Sydney Spotlight with Professor Ben Saul

8 December 2023
A conversation with Professor Ben Saul
10 December is Human Rights Day. To get a better understanding of what this means, we talk to Professor Ben Saul, Challis Chair of International Law, who has recently been appointed UN Special Rapporteur on counter-terrorism and human rights.
Professor Ben Saul in Nepal

My favourite thing about my role is...

(Winks) naturally being an elected Fellow of the University Senate – representing the interests of academic staff, advancing the collective mission and performance of our great and complex University, and improving our management and governance. More generally I’m grateful that academia gives me the freedom to choose my own adventures, whether in research, teaching, work travel to wild places, mentoring generations of curious students, legal practice and consultancy, or participation in public debate and public service.

At the moment I am working on... 

Marking a mountain of exams for my course War Law, starting a 12,000-word report to the United Nations Human Rights Council (due in two weeks!), and preparing my January lectures for The Hague Academy of International Law and for my Sydney Law School course, Himalayan Field School in Nepal.

The Himalayan Field School in Nepal enables students to learn first-hand about the role of law and human rights in development processes, from child labour in brick factories, to squatter settlements and victims of civil war. It can be a life and career-changing experience for students, and includes visiting development projects, meeting with disadvantaged communities, and interacting with local, national and international development actors.

Being a United Nations Special Rapporteur on human rights and counter-terrorism means...

Persuading or cajoling 193 countries to respect human rights when countering terrorism in their social, law enforcement, intelligence, and military activities. This can be through quiet, high-level diplomacy, legal advocacy, or public campaigns. The work is not only about rights of “terrorists”, but also of the many innocent people against whom terrorism laws are misused, such as political opponents, activists, non-governmental organisations, minorities, journalists, academics and students. The work happens on a shoe-string – the position is unpaid and has only two staff in Geneva – because many governments are reluctant to put their money where their human rights mouths are. Philanthropy welcome! I also enjoy UN immunity from legal proceedings, so am hopefully safe from frivolous defamation claims in litigious NSW.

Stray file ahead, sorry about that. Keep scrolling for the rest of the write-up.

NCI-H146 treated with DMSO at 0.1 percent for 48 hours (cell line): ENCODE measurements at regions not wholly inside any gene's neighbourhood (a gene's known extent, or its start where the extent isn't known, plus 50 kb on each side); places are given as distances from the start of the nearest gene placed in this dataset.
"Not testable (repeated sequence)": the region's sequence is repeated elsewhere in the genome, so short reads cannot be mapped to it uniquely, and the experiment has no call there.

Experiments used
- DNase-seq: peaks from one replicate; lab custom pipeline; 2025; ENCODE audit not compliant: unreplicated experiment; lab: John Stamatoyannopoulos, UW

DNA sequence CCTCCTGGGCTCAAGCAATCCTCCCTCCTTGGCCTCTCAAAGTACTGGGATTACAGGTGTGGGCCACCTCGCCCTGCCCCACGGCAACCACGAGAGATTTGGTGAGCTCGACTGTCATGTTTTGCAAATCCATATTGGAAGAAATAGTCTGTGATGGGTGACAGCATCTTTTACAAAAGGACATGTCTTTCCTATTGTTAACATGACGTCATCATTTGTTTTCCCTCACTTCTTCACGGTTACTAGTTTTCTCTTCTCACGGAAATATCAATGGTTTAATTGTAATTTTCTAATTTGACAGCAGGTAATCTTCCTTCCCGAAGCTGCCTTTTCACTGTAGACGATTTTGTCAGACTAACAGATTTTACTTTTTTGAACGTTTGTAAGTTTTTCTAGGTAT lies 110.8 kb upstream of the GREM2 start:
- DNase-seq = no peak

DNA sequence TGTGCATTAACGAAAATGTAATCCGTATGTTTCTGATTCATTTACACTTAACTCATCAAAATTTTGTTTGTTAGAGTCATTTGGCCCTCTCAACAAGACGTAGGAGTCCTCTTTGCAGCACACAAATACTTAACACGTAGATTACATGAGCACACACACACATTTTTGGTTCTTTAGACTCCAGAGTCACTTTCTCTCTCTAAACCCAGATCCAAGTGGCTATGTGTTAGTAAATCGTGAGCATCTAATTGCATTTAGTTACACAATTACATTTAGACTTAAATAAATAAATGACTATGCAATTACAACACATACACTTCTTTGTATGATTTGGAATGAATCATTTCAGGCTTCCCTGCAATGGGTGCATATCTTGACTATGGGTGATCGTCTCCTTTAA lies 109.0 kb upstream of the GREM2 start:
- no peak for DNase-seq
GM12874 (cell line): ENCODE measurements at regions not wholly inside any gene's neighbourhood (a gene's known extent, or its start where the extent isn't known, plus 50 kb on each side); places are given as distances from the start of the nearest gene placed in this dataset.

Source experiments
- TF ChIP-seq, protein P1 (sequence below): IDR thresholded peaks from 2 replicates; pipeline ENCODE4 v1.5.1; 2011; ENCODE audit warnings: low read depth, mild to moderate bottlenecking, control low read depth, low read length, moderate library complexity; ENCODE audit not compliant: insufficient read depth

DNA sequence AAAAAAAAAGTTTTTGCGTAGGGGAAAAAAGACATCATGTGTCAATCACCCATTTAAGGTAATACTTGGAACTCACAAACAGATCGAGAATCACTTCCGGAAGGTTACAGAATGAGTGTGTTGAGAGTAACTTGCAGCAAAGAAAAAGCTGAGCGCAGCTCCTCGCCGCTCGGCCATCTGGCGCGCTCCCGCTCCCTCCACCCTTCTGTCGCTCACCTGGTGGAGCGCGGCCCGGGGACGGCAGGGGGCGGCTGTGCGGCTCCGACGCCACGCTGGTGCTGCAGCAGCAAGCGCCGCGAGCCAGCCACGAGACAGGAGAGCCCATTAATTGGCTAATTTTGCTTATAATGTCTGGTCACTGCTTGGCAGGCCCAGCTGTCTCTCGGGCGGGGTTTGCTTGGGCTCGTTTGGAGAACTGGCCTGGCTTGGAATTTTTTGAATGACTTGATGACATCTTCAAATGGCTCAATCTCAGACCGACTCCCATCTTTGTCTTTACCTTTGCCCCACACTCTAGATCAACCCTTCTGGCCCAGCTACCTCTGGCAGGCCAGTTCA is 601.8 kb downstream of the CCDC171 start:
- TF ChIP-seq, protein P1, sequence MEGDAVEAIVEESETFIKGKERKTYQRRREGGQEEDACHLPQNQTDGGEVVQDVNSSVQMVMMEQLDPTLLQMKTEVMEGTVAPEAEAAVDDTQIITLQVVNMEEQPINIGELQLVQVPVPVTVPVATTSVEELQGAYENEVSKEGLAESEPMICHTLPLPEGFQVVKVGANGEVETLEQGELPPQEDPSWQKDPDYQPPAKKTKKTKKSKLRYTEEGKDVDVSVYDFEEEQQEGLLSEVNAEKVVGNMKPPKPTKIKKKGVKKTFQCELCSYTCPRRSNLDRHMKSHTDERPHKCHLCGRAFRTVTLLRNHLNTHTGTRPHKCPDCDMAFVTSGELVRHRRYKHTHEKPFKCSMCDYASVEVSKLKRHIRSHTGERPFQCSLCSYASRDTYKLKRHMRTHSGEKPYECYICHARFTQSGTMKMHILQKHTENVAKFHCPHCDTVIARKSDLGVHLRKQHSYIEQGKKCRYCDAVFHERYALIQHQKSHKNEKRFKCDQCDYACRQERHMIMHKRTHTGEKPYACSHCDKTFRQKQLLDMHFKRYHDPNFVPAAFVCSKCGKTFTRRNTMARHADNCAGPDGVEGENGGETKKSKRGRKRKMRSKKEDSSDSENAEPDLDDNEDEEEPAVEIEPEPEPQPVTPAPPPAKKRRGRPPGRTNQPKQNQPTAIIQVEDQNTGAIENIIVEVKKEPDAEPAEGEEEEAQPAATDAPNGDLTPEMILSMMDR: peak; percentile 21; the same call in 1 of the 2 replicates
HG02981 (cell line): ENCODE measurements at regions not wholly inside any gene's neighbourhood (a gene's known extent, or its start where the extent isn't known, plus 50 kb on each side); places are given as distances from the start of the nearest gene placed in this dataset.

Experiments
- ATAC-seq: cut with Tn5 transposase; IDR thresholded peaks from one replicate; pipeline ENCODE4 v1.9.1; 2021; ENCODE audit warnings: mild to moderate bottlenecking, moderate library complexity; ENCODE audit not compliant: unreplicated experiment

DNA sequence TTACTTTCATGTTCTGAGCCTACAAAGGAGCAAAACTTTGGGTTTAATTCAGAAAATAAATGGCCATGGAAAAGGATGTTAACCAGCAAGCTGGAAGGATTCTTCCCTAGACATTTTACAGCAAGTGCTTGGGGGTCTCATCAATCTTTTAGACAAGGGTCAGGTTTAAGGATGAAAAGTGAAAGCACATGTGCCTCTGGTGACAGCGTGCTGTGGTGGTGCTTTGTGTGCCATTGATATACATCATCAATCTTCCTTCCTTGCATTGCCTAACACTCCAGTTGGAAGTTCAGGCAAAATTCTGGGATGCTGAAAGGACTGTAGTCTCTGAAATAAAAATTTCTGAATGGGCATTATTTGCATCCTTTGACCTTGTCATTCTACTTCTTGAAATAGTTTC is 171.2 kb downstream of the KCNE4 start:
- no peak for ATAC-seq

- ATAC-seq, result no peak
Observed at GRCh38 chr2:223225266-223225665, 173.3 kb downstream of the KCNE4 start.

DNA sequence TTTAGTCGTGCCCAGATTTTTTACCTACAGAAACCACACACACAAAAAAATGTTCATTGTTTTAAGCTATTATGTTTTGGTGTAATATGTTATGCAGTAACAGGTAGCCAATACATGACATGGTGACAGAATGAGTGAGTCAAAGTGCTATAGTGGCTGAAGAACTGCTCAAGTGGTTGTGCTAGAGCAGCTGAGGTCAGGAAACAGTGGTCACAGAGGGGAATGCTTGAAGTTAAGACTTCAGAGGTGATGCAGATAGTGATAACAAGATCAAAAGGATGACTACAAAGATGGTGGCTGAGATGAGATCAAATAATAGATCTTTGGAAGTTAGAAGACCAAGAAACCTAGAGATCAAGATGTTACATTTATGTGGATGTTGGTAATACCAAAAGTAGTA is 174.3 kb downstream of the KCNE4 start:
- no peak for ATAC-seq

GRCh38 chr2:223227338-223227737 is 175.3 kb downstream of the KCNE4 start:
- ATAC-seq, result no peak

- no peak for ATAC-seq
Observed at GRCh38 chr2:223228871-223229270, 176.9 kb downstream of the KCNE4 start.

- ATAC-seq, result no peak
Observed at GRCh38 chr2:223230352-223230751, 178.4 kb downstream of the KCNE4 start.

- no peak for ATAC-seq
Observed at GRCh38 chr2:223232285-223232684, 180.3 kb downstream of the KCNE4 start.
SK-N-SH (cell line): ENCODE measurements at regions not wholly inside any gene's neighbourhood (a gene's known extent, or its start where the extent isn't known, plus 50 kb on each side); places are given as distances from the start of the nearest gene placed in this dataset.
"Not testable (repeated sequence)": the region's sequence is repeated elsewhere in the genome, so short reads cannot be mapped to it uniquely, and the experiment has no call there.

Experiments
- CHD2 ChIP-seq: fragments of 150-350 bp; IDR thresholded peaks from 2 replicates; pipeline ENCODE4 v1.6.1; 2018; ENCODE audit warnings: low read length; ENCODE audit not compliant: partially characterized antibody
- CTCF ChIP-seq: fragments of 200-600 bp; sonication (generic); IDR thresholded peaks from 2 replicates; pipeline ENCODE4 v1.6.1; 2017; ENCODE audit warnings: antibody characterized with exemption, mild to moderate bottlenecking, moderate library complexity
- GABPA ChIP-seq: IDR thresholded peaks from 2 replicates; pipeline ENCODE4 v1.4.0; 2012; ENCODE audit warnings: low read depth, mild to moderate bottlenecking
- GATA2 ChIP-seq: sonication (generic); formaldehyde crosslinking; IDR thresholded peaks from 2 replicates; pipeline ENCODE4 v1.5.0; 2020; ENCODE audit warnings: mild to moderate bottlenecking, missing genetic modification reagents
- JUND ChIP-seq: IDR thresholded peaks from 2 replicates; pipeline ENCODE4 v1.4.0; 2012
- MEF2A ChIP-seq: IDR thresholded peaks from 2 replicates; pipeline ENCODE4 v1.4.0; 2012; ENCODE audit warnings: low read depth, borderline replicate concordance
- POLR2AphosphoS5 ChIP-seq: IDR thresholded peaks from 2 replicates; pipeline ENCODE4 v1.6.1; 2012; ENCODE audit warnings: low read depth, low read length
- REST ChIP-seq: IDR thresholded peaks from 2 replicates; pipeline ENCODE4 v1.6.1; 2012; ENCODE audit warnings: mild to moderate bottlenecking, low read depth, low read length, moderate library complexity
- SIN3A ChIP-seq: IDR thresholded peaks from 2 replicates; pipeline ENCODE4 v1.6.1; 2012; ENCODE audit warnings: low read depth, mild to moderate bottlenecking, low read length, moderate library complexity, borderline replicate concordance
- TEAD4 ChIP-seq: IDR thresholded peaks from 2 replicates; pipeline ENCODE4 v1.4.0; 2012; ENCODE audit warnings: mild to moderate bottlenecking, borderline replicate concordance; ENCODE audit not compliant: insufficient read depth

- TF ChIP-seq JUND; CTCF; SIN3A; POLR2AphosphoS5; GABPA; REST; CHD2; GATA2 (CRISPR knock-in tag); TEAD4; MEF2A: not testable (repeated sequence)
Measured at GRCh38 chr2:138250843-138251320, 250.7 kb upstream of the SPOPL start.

Commemorating Human Rights Day is important because...

It reminds us of our common humanity in the global sea of suffering, dehumanisation, and polarisation that is typified by conflicts from Israel/Palestine to Ukraine to Sudan. Modern human rights law sprang from the tragedy of 80 million lives lost in the Second World War and remains a clarion call that security and freedom are interdependent, not opposites. Closer to home, Human Rights Day can prompt us all to demand that our governments and leaders treat people with respect and dignity, and that we do the same to each other, whether at work, at home, in the community or on social media.

My favourite place to go on campus is...

I never go there, but I still have affection for two buildings where I spent a lot of time as a student in the 1990s: the bleak basement of the Wentworth Building, where we edited the student newspaper Honi Soit; and the Woolley Building, where, as an Australian Literature honours student, courses still ran with only four students and reading lists could mandate one Dostoyevsky and one Patrick White novel every week of the semester.

Something that might surprise people about me is...

My passions for carpentry and tools in general, ping pong, and the Snowy Mountains where I grew up.

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